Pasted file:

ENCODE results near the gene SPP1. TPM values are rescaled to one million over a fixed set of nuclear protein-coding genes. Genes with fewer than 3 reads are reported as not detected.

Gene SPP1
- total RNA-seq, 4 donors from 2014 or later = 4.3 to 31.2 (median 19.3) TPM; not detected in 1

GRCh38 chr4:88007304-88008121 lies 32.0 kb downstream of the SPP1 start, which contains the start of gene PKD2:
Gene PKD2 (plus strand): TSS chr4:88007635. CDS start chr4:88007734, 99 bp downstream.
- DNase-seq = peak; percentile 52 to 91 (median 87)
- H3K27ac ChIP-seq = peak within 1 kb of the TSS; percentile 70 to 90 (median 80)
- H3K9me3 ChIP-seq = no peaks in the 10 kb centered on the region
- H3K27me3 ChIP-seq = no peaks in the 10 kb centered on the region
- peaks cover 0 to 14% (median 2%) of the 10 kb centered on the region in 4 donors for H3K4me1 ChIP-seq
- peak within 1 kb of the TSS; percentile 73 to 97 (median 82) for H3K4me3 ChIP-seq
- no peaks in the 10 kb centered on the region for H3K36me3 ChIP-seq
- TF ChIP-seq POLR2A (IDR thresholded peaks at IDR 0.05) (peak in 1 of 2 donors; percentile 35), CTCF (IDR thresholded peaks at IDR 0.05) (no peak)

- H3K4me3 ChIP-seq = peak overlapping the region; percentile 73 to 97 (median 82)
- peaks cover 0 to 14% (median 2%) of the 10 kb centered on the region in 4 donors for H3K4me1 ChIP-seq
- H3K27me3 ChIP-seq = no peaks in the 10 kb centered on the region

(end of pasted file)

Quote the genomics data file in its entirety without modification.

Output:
ENCODE results near the gene SPP1. TPM values are rescaled to one million over a fixed set of nuclear protein-coding genes. Genes with fewer than 3 reads are reported as not detected.

Gene SPP1
- total RNA-seq, 4 donors from 2014 or later = 4.3 to 31.2 (median 19.3) TPM; not detected in 1

GRCh38 chr4:88007304-88008121 lies 32.0 kb downstream of the SPP1 start, which contains the start of gene PKD2:
Gene PKD2 (plus strand): TSS chr4:88007635. CDS start chr4:88007734, 99 bp downstream.
- DNase-seq = peak; percentile 52 to 91 (median 87)
- H3K27ac ChIP-seq = peak within 1 kb of the TSS; percentile 70 to 90 (median 80)
- H3K9me3 ChIP-seq = no peaks in the 10 kb centered on the region
- H3K27me3 ChIP-seq = no peaks in the 10 kb centered on the region
- peaks cover 0 to 14% (median 2%) of the 10 kb centered on the region in 4 donors for H3K4me1 ChIP-seq
- peak within 1 kb of the TSS; percentile 73 to 97 (median 82) for H3K4me3 ChIP-seq
- no peaks in the 10 kb centered on the region for H3K36me3 ChIP-seq
- TF ChIP-seq POLR2A (IDR thresholded peaks at IDR 0.05) (peak in 1 of 2 donors; percentile 35), CTCF (IDR thresholded peaks at IDR 0.05) (no peak)

- H3K4me3 ChIP-seq = peak overlapping the region; percentile 73 to 97 (median 82)
- peaks cover 0 to 14% (median 2%) of the 10 kb centered on the region in 4 donors for H3K4me1 ChIP-seq
- H3K27me3 ChIP-seq = no peaks in the 10 kb centered on the region